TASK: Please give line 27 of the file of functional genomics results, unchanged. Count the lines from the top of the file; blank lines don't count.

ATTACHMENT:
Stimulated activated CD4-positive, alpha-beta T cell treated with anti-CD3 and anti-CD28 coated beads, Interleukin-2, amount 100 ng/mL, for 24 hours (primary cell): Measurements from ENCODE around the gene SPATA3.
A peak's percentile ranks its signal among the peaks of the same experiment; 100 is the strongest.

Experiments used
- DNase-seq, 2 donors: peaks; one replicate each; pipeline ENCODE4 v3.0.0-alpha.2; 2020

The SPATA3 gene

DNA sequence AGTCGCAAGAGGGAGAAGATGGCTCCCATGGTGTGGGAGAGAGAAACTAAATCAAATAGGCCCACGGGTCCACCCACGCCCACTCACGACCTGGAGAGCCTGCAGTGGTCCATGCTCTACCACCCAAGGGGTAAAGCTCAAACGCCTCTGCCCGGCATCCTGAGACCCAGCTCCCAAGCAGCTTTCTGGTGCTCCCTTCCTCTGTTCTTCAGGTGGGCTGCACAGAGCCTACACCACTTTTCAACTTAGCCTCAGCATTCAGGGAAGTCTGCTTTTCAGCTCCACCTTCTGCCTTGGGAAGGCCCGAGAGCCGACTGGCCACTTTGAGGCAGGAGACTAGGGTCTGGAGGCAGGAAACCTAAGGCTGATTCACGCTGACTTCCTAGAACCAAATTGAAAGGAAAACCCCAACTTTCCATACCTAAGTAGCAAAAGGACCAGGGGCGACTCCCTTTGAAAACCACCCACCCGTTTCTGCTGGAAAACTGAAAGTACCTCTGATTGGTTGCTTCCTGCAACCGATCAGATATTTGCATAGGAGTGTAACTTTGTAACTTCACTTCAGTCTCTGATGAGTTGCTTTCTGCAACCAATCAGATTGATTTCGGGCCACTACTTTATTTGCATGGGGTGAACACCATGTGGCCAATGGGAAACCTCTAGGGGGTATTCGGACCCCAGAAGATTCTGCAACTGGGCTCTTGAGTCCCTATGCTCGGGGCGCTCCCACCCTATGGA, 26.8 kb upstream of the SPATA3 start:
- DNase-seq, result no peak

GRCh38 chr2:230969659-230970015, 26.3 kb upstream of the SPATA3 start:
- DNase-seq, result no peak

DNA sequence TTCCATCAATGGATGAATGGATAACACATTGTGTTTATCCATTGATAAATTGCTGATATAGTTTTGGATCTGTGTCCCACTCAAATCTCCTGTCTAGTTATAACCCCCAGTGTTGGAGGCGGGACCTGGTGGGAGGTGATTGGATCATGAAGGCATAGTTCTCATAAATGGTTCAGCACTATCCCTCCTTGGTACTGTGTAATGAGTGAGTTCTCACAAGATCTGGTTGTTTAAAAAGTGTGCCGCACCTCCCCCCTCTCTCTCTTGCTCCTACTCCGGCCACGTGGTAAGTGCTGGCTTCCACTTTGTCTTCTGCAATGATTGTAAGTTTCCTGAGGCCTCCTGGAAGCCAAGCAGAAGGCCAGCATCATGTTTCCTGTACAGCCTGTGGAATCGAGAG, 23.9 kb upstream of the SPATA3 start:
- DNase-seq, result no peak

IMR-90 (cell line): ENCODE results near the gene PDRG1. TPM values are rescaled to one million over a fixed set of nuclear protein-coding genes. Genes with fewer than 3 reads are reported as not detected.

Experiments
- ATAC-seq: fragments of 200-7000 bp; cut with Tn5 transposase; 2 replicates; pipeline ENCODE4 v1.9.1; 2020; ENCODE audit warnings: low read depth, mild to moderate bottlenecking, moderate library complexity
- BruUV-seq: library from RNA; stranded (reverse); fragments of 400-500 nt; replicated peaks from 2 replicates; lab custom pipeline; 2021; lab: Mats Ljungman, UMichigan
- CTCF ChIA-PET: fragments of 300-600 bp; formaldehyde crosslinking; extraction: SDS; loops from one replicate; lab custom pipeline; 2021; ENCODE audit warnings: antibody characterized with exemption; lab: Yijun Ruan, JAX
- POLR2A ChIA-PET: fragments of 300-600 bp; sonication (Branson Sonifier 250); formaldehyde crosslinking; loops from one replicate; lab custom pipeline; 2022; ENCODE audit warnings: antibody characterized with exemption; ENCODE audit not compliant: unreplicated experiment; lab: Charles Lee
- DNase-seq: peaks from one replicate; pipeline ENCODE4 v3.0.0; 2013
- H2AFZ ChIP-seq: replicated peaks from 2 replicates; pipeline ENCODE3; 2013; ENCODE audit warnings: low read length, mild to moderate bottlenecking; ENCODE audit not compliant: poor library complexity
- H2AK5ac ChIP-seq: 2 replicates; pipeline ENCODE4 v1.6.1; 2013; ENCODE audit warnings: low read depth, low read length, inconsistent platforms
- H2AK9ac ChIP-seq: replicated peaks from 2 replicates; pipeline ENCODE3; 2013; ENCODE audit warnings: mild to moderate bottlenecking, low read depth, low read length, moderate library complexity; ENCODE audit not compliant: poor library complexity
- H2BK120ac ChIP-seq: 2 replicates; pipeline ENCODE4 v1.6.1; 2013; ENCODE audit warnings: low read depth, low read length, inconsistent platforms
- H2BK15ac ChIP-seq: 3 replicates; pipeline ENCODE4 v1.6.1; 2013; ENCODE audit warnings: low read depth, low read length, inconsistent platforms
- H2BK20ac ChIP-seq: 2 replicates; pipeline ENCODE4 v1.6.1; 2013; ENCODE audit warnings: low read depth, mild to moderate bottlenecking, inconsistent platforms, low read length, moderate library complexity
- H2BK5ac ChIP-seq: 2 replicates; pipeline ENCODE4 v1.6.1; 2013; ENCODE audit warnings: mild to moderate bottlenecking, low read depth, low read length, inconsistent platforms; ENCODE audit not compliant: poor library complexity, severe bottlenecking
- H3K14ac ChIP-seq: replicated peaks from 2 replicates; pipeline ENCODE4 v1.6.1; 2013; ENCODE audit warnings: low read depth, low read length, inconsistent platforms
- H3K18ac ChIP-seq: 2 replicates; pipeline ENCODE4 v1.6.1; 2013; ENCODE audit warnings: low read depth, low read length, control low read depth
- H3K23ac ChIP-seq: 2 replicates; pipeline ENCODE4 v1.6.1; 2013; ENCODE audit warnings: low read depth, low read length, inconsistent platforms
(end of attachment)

- H3K18ac ChIP-seq: 2 replicates; pipeline ENCODE4 v1.6.1; 2013; ENCODE audit warnings: low read depth, low read length, control low read depth